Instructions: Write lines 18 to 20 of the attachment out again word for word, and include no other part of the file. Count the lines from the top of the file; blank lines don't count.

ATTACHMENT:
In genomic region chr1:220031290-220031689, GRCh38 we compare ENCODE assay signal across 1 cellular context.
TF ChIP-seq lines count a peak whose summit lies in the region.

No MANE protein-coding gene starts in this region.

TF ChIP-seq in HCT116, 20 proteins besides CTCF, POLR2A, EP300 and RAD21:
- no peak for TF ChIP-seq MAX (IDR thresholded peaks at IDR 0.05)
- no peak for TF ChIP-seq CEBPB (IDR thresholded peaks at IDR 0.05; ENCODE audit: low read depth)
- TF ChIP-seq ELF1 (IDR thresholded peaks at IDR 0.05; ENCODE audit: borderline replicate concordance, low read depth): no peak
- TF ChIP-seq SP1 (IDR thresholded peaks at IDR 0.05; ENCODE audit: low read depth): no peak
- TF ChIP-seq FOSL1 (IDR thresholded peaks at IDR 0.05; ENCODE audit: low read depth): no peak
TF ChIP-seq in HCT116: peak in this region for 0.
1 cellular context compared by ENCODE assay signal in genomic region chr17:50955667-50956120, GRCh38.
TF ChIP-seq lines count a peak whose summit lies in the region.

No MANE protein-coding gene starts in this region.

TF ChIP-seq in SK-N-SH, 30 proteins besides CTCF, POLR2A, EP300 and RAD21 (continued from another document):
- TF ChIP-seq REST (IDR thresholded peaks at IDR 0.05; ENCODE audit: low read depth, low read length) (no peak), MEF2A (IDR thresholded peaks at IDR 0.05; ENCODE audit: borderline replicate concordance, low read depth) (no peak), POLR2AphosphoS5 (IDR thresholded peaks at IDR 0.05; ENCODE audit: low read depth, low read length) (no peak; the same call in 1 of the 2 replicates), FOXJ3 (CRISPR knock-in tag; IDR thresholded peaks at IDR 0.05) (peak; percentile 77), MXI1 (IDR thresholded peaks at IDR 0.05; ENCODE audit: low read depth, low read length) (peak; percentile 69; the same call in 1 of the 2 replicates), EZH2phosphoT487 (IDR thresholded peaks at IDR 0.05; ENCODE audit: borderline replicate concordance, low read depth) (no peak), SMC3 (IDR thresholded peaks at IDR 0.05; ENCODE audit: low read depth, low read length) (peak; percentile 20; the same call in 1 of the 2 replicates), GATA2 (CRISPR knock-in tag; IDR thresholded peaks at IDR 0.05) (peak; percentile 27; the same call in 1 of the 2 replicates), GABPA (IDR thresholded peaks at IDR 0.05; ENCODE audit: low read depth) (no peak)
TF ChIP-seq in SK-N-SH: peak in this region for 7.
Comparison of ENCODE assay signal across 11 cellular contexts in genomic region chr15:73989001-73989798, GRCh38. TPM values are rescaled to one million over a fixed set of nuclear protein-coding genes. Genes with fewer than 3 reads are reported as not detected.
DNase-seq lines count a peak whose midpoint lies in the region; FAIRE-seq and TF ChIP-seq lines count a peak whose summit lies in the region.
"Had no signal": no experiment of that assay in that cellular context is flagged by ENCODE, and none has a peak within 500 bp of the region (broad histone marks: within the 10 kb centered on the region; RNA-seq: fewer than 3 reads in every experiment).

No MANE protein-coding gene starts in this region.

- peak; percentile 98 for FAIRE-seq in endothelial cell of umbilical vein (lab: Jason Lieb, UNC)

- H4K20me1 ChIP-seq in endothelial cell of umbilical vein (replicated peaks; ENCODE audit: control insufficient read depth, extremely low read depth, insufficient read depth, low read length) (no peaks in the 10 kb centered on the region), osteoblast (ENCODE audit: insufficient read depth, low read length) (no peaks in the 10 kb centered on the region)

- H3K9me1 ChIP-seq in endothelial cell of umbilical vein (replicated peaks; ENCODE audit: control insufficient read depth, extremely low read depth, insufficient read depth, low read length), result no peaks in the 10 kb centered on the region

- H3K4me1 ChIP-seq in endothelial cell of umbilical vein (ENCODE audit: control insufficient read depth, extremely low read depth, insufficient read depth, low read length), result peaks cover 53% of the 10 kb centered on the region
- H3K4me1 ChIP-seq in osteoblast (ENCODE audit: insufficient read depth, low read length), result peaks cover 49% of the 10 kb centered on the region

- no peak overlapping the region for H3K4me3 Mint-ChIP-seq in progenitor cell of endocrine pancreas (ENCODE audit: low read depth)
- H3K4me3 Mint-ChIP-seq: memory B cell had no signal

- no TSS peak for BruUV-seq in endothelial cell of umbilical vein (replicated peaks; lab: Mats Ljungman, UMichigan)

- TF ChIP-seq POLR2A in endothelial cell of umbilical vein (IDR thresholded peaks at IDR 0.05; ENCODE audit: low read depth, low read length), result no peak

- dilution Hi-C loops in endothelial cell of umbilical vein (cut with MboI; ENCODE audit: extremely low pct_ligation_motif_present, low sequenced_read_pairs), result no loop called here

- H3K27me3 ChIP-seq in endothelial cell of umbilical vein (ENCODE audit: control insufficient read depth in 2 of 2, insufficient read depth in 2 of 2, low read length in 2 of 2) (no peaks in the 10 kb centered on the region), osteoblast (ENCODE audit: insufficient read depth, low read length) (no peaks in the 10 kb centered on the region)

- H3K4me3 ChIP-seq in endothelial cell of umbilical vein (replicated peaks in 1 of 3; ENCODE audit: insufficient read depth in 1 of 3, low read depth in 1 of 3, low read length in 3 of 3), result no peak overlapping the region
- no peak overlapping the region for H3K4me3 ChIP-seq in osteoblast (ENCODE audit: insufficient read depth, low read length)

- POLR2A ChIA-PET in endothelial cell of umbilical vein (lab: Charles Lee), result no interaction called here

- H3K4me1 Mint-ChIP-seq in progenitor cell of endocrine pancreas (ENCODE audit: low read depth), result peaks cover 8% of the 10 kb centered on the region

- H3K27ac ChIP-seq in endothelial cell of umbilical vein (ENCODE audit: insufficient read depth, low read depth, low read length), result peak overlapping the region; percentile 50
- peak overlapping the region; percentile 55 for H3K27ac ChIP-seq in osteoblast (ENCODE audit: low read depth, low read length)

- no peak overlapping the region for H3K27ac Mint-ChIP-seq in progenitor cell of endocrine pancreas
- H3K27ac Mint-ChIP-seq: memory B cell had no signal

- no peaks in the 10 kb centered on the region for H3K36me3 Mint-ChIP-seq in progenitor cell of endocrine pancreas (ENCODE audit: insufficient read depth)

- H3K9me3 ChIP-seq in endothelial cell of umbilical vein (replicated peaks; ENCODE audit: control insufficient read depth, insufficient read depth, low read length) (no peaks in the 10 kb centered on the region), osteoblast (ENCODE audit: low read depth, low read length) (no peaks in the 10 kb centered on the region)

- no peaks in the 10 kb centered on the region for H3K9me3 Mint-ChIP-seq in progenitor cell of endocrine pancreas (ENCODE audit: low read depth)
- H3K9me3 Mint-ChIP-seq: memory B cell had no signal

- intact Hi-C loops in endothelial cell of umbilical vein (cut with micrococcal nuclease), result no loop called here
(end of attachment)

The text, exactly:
DNase-seq lines count a peak whose midpoint lies in the region; FAIRE-seq and TF ChIP-seq lines count a peak whose summit lies in the region.
"Had no signal": no experiment of that assay in that cellular context is flagged by ENCODE, and none has a peak within 500 bp of the region (broad histone marks: within the 10 kb centered on the region; RNA-seq: fewer than 3 reads in every experiment).

No MANE protein-coding gene starts in this region.